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11/26/11 Some things never change (and some things do)

This evening, I ate a salad drizzled with olive oil. We continued sitting around the table after the dishes had been cleared, and I saw a small puddle of oil on the table. Without a second thought, I wiped it up with my hand and began rubbing my hands together, massaging the oil into my skin.

My visiting friend did her best not to react, but from a quick expression that flickered across her face, I suddenly realized that this is Not A Normal American Thing To Do.

But it's a perfectly normal Moroccan thing to do.

For most of my female American friends, cleaning one's hands involves warm water, soap, and then lotion. The soap and warm water strip the natural oils from one's hands, so women (and, I imagine, some men) rub lotion in to make up for it.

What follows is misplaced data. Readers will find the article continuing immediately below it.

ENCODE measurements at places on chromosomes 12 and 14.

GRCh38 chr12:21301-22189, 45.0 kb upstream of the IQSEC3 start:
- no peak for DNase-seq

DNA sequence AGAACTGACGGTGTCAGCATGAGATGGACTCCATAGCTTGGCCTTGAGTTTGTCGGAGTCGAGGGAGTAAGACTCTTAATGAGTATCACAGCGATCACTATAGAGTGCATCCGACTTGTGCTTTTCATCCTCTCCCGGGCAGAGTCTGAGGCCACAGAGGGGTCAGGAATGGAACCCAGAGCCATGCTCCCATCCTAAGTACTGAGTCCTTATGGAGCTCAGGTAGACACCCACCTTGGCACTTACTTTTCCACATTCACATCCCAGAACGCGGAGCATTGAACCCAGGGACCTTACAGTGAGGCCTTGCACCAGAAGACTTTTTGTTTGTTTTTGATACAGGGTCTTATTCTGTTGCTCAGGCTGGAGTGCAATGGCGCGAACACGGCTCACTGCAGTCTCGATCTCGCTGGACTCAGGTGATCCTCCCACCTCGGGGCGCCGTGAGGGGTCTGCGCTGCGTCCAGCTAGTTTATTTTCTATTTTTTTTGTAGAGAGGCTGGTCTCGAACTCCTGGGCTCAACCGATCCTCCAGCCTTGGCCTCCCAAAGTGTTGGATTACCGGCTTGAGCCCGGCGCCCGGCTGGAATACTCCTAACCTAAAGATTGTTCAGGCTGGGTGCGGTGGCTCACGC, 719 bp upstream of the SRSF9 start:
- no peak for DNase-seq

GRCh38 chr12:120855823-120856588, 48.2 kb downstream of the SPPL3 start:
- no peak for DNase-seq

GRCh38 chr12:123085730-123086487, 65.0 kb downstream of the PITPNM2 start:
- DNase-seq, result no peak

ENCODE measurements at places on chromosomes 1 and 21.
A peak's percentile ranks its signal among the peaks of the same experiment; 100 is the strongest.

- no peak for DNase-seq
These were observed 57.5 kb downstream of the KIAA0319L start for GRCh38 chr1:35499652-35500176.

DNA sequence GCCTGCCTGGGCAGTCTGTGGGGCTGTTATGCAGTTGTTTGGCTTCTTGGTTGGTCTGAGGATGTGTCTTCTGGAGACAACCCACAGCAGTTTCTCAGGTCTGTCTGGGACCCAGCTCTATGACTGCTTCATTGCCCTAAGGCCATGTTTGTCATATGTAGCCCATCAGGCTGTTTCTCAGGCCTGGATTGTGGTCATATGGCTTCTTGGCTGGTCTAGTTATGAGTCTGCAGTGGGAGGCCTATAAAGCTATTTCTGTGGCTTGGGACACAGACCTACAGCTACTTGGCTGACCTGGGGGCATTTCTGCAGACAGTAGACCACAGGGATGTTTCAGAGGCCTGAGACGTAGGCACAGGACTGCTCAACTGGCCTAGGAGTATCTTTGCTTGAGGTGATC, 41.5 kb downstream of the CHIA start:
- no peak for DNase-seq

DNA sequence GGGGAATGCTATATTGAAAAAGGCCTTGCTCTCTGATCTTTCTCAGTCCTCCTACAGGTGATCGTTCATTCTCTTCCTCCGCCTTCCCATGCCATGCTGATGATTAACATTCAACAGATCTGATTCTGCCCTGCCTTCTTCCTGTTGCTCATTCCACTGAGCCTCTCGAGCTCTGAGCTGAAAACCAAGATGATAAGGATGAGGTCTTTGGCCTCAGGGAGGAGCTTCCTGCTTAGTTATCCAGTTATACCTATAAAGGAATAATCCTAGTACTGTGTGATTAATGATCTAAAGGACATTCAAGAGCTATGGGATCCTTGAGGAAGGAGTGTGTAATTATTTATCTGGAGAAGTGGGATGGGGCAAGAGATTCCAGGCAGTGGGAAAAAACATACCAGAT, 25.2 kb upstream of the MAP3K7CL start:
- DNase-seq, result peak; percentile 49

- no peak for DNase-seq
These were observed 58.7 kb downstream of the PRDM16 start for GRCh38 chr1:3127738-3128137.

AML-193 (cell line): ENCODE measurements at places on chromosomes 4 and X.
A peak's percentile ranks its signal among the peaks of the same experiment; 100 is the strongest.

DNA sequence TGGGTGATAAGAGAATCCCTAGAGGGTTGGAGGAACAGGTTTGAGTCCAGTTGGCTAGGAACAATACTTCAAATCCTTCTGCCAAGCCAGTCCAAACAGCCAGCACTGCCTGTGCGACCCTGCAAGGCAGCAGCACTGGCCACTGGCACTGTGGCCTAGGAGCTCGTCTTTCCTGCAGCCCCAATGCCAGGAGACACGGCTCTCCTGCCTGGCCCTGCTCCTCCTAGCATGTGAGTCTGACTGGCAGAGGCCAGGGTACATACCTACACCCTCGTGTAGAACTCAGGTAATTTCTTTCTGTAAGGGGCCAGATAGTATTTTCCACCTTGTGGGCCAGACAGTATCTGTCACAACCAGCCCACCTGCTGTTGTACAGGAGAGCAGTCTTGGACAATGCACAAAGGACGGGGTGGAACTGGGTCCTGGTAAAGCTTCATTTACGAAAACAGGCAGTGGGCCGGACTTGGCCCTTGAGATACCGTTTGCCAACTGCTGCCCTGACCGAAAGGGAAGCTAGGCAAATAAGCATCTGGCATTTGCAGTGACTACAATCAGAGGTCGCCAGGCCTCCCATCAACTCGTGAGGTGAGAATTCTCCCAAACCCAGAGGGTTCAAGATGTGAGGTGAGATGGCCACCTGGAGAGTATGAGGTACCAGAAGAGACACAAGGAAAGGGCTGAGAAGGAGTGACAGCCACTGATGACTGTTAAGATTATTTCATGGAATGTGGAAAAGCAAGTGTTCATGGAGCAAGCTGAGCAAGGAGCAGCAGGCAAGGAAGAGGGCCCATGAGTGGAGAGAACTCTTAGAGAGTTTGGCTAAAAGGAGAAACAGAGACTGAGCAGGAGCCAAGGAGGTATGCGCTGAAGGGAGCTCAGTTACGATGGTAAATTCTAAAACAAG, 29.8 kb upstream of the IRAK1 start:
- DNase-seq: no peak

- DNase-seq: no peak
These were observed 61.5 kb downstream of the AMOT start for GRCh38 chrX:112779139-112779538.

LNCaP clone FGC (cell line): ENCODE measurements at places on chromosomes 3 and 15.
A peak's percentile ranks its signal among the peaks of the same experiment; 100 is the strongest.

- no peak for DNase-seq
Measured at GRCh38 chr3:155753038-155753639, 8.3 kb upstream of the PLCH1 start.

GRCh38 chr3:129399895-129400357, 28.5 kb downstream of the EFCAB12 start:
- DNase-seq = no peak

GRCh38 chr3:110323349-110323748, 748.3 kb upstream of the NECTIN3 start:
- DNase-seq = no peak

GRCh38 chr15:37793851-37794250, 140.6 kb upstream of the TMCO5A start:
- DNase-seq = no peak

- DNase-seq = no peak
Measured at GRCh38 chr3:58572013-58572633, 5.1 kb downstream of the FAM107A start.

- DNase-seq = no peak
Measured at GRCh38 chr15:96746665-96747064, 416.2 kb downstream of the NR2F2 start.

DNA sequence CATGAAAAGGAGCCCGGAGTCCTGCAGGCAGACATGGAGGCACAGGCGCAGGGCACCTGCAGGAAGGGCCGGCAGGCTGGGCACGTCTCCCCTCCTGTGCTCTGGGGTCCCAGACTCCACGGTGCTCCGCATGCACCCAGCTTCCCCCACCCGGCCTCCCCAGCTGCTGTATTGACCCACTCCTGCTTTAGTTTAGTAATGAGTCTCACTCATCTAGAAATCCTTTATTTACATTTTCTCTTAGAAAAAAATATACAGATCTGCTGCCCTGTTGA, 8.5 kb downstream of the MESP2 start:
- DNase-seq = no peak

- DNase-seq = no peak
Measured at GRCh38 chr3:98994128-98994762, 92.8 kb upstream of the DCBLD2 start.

But during the two years I spent in my cold mountain village, we had a different custom. And nobody spent money on lotion except *maybe* some rosewater oils for use on special occasions. But in my village, the cold and dry air keeps skin constantly dry and often chapped. Hands, which get plunged into water for cleanliness and laundering and dishwashing, can get scaly with the cold. So when you encounter something oily, you take advantage of it.

Most of my American friends would never dream of putting oil directly onto their hands, unless it's mineral oil and they're about to give a massage. But olive oil? Rendered animal fat? Not a chance.

But if you think about it, lotion is really just a mechanism for delivering moisture. Most prize themselves on a "non-greasy feeling," but the fact is, they're trying to approximate chemically what natural oils produce, well, naturally.

After Americans eat a greasy meal, they head for the hot water and soap. And maybe lotion, afterwards. After Moroccans eat a greasy meal, they rub their hands together until the oil has soaked into the skin, leaving the hands smooth and soft. (Smoother and softer, anyway.)